Step 7: Other Suggestions and Considerations
* It is always best to include the source of where exactly you obtained your data. This can be done by placing the source (for example, it may look like "Source: US Census Bureau" or "Source: City of Cleveland Planning Dept.") in the bottom left-hand corner of your graph or table. This allows persons who may want to verify or further explore what you've provided to easily access data that you've used in your presentation.
* Microsoft Excel is a great program to use for creating graphs and charts. This program is available on the vast majority of computers at area public libraries. Training on how to use Excel to make charts and graphs as well as perform arithmetic is offered rather frequently at the Cleveland and Cuyahoga County Public Libraries. Visit the Cleveland Public Library's Events Calendar for this and other offerings.
* In Microsoft Word, you can create tables right within the body of the document in which you are writing. Or, you can copy and paste those tables, graphs and charts into a letter, memo, or hand out. View the help menu of each program for instructions about how to do this.
* Always give your presentation a meaningful title. It is also helpful to include who has prepared the data display and when it was completed.
* There's no use in replicating data that is already out there. If data is available, it really isn't necessary to use your time and other resources to recollect the same data over again.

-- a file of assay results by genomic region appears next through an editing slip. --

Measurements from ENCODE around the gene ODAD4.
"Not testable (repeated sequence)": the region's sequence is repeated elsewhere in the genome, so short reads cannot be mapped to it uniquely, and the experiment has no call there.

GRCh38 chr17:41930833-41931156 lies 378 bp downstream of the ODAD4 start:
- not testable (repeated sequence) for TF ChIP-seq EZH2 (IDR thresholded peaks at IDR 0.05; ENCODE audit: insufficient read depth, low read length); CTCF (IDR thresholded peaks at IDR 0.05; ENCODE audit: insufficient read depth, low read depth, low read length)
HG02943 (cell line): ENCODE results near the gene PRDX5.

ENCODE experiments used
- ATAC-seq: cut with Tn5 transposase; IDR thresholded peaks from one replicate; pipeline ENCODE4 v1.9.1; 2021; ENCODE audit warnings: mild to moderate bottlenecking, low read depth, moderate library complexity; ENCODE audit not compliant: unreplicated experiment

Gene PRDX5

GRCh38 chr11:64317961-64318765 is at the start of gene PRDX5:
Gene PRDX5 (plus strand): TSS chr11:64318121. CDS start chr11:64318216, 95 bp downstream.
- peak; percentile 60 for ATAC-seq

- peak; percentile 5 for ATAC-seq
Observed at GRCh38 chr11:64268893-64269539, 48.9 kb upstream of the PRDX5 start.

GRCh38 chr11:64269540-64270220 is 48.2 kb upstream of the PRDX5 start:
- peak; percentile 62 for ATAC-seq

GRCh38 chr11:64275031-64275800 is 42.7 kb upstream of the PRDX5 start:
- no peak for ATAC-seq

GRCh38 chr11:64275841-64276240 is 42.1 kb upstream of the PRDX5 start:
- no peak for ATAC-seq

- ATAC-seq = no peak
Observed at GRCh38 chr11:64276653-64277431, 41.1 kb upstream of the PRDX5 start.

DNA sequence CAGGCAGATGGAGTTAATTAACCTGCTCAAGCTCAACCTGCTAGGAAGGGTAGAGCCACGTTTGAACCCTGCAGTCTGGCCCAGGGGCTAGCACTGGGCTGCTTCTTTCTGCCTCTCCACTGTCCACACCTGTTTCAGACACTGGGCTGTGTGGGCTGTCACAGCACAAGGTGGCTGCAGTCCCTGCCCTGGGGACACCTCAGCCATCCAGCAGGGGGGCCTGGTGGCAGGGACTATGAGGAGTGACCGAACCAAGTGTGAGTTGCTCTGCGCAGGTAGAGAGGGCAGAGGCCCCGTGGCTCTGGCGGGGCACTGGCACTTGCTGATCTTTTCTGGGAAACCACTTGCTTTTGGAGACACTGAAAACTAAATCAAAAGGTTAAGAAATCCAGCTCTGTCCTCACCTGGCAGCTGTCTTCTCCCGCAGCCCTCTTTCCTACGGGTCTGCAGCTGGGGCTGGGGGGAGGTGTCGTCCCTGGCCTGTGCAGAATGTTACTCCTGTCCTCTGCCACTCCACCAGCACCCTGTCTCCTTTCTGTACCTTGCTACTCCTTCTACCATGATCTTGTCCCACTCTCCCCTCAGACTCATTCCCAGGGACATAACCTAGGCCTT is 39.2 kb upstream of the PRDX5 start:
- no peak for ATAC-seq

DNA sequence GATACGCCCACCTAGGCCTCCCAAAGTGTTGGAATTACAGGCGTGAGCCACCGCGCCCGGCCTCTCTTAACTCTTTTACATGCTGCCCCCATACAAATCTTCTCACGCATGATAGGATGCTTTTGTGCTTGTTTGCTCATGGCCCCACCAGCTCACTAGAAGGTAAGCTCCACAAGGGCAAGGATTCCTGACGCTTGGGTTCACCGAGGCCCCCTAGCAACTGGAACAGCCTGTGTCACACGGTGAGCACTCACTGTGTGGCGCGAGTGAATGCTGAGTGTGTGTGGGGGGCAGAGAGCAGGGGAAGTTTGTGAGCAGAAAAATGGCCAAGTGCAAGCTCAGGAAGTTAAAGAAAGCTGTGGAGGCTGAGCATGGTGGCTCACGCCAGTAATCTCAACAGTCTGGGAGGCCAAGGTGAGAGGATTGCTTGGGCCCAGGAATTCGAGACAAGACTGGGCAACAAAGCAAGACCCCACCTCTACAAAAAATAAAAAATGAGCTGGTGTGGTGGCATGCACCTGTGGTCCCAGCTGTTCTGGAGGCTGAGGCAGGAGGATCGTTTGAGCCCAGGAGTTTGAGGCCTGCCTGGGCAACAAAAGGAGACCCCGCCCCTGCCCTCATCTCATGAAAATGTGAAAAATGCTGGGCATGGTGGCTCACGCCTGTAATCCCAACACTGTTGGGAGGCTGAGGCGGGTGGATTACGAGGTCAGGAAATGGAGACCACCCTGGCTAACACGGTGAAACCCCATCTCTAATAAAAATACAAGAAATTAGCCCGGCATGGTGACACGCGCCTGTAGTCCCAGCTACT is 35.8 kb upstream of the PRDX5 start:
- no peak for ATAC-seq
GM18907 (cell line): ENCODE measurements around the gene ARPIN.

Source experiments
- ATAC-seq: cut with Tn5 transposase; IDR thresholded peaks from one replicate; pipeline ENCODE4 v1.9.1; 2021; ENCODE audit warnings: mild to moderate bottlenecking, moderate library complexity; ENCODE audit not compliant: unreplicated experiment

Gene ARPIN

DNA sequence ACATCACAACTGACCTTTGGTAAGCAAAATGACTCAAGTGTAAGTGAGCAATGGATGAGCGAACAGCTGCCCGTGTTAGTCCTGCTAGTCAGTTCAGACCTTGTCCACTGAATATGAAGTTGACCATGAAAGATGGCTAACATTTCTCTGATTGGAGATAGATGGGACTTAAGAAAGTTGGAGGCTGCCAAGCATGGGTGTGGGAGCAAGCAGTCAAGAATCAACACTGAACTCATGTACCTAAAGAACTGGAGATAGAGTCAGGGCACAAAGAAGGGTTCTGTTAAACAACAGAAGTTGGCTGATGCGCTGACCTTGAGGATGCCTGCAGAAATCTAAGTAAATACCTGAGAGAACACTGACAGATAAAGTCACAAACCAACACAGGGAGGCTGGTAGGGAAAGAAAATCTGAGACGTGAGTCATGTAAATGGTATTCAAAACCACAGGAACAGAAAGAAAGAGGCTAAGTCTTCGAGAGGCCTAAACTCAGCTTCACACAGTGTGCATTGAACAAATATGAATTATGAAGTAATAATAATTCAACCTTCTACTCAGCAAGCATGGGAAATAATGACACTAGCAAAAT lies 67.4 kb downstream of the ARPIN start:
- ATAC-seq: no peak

* Be sure to address any uncertainties in the data. For example, how old is the data? Is it still accurate, or has it changed?
For a printable copy of NeighborhoodLink's Short Course to Data and
* Finally, "First Seek to Understand, then to be Understood."
So Now What?
Congratulations, you've graduated our short course! So now what?
* Use your statistics to strengthen your Neighborhood Connections or City Works proposals. If you aren't familiar with these programs, both award small grants to community groups involved in projects to better their neighborhoods. Click here to visit The Cleveland Foundation's Neighborhood Connections website to see guidelines for applications, projects that have been funded in the past, and much more. Click here to visit the City of Cleveland's City Works grant program.
* Share a problem or concern that you've discovered in your community with a public official. Write a letter or appear at a public meeting. A list of the times and dates of local public meetings can be accessed by clicking here.
* Visit these links:
NeighborhoodLink - This link will take you to the main page of NeighborhoodLink. Explore a variety of resources and information about Cleveland and its neighborhoods.
Cleveland Neighborhood Statistics - Find various information about Cleveland neighborhoods, including demographics, housing characteristics, crime and public safety, economic status and educational attainment.
Public Meeting Times and Dates - Attend a public meeting and participate in the political process. Also includes information about contacting your legislators and representatives.